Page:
Three attorneys have been appointed to the bench in Minnesota's largest district court in downtown Minneapolis.
Gov. Tim Walz and Lt. Gov. Peggy Flanagan announced Tuesday the appointment of Dean Eyler, Kristen Marttila and Dominick Mathews as district judges. More than 60 judges serve the Fourth Judicial District encompassing Hennepin County.
Mathews, a principal attorney at the Hennepin County Attorney's Office, is replacing outgoing Chief Judge Toddrick S. Barnette, who was appointed as Minneapolis public safety commissioner in October. Barnette's chief role is filled by Judge Kerry Meyer.
Mathews previously served as Barnette's law clerk. He now supervises more than 100 attorneys and staff in the felony prosecution of serious and violent crimes. He is a member of the Minnesota Association of Black Lawyers and earned his law degree from William Mitchell College of Law.
"His deep roots in community and lived experience will serve the people of the Fourth Judicial District well. I look forward to seeing him excel in his new role, " Flanagan said of Mathews in a news release Tuesday.
Eyler will replace Judge Keala Ede, who Walz recently appointed to the Court of Appeals. Marttila will replace Judge Tanya Bransford, who is retiring after nearly three decades on the bench.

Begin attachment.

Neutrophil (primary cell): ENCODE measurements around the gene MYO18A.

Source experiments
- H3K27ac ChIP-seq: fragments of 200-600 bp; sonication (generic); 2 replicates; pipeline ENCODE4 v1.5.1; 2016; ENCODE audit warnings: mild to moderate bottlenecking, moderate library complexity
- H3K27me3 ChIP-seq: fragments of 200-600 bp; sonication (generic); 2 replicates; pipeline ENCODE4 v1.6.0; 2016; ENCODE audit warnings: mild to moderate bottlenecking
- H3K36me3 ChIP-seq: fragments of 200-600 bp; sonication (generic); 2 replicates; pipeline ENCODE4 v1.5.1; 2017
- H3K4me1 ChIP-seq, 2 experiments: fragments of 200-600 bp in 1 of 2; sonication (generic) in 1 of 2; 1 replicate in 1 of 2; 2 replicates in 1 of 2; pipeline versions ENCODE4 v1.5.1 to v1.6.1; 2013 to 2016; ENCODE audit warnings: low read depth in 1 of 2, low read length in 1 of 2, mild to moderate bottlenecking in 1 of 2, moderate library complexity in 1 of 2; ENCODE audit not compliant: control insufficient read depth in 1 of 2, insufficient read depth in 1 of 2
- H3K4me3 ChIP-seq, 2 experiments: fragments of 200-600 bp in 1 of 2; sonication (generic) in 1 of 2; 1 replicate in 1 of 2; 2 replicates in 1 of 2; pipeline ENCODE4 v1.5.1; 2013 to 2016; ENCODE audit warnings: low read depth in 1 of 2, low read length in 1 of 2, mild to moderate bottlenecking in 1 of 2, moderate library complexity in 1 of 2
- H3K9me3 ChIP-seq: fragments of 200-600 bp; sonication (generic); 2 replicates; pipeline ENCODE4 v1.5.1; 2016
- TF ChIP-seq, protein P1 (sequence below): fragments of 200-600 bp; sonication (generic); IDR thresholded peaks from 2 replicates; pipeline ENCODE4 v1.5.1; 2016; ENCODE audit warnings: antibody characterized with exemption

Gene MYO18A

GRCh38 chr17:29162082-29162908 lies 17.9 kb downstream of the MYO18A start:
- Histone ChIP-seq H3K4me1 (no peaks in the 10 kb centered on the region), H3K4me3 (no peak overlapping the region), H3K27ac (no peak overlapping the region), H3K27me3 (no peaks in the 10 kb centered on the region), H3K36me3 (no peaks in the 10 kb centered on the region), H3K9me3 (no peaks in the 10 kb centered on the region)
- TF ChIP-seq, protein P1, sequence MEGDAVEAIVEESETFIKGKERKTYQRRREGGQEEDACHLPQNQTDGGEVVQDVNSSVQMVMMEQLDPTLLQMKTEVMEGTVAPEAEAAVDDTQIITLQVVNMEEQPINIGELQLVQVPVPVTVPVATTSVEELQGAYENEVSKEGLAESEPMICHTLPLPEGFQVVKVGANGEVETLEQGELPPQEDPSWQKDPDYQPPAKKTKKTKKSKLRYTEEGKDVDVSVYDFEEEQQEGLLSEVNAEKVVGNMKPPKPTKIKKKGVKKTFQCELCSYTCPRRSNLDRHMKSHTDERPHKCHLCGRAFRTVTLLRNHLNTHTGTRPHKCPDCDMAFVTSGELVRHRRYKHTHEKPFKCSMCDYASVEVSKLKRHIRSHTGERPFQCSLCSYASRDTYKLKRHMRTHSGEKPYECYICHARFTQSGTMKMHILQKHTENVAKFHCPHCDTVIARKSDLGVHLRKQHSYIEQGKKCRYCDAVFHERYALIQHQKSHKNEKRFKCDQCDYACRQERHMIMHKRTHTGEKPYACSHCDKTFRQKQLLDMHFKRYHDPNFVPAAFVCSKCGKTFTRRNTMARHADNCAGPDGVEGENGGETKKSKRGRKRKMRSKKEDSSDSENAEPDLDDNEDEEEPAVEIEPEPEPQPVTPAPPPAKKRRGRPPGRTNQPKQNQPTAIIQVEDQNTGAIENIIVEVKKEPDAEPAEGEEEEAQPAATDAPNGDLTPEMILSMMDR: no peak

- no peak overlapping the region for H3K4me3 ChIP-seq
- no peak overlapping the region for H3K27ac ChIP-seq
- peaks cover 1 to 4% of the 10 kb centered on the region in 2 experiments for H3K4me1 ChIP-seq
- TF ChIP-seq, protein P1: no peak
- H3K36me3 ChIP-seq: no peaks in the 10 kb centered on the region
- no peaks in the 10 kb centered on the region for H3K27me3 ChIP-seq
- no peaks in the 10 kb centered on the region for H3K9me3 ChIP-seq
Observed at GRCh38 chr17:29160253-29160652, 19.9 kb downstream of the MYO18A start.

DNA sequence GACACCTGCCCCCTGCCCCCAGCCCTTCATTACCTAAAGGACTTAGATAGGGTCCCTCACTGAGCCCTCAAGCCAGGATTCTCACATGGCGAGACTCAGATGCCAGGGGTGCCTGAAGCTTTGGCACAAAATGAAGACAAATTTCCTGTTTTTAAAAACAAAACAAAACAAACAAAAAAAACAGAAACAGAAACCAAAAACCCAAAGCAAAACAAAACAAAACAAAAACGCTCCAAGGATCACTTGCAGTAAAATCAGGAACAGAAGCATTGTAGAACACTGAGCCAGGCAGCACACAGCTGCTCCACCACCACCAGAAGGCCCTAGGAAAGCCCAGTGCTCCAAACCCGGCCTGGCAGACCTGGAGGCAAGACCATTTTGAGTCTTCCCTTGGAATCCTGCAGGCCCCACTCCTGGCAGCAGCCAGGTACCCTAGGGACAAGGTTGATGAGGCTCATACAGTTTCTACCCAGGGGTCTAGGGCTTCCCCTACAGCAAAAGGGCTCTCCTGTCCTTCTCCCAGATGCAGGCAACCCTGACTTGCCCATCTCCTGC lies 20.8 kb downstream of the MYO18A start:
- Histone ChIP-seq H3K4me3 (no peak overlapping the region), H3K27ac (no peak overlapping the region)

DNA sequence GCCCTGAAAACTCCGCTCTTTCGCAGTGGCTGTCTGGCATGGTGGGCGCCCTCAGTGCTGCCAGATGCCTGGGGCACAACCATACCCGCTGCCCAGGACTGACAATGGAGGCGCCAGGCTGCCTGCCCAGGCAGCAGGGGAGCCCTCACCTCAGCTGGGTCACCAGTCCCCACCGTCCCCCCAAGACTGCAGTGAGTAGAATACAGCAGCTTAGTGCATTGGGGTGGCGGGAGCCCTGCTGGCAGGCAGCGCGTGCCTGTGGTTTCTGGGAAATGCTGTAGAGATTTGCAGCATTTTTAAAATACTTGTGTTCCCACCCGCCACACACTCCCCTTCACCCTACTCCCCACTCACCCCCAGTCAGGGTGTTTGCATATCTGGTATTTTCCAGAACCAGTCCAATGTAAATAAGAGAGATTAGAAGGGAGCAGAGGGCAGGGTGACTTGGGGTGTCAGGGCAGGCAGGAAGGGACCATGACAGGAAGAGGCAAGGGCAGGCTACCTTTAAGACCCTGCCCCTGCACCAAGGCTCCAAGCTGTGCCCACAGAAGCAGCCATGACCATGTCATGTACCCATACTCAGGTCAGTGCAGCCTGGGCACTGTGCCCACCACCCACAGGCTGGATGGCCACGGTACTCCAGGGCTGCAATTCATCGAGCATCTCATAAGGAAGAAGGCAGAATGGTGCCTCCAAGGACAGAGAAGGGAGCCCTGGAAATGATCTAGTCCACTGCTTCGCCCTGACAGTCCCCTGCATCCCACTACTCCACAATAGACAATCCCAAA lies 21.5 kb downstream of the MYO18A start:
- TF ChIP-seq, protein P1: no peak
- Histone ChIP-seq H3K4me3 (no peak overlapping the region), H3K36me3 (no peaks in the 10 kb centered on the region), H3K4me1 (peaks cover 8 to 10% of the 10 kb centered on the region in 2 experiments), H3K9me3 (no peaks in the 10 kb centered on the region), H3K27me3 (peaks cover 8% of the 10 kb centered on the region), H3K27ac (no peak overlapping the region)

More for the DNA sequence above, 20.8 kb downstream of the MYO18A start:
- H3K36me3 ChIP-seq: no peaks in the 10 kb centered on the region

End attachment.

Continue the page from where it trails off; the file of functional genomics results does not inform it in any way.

Marttila litigates antitrust and other consumer-oriented class action as a partner at Lockridge Grindal Nauen PLLP. She was previously a law clerk for the Honorable Patrick J. Schiltz and Honorable Eric C. Tostrud on the U.S. District Court for the District of Minnesota. In her past work at Faegre & Benson LLP, she handled environmental and land use matters.
Eyler, a former Edina High School debate coach, is partner at Lathrop GPM handling commercial and intellectual property disputes. He previously clerked for Judge Donald P. Lay on the Eighth Circuit Court of Appeals and was an associate attorney at Dorsey & Whitney law firm.
Both Eyler and Marttila earned their law degrees from University of Iowa College of Law.
Walz said that Eyler has "an extensive background in complex civil litigation that will lend itself well to the Hennepin County bench." Flanagan added that he is dedicated to serving the most vulnerable based on his pro bono representation with asylum seekers.
Flanagan said Marttila often advocates for the underdog, lending herself to be "a fair, effective, and empathetic jurist." Walz added that her background "will bring a valuable perspective to this court."